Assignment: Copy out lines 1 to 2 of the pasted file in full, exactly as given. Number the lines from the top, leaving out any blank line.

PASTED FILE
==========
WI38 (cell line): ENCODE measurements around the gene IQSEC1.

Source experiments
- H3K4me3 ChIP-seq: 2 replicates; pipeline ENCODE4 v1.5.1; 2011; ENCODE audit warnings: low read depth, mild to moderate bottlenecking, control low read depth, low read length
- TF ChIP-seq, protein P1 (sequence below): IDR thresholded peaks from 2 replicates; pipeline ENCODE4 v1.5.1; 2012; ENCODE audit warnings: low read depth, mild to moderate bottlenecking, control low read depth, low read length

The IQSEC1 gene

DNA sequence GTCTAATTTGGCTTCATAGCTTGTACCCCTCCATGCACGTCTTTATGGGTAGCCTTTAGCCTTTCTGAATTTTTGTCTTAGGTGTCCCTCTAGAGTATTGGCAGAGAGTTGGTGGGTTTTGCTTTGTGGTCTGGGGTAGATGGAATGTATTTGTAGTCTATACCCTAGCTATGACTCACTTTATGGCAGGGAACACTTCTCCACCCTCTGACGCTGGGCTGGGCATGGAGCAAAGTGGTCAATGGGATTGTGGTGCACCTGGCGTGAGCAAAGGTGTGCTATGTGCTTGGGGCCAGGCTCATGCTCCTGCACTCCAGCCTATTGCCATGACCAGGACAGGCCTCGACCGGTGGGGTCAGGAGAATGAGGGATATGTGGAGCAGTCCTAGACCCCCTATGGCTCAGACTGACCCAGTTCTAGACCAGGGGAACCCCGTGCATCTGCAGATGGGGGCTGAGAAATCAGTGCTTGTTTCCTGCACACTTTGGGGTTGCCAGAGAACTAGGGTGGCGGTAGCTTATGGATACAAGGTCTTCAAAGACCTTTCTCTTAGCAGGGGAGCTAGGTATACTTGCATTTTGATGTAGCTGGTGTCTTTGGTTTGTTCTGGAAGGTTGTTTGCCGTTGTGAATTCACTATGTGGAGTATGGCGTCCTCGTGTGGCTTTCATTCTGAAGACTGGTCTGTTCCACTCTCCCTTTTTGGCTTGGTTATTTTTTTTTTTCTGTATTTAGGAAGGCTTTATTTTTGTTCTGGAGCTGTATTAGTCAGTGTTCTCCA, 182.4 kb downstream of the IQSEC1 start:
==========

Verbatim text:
WI38 (cell line): ENCODE measurements around the gene IQSEC1.

Source experiments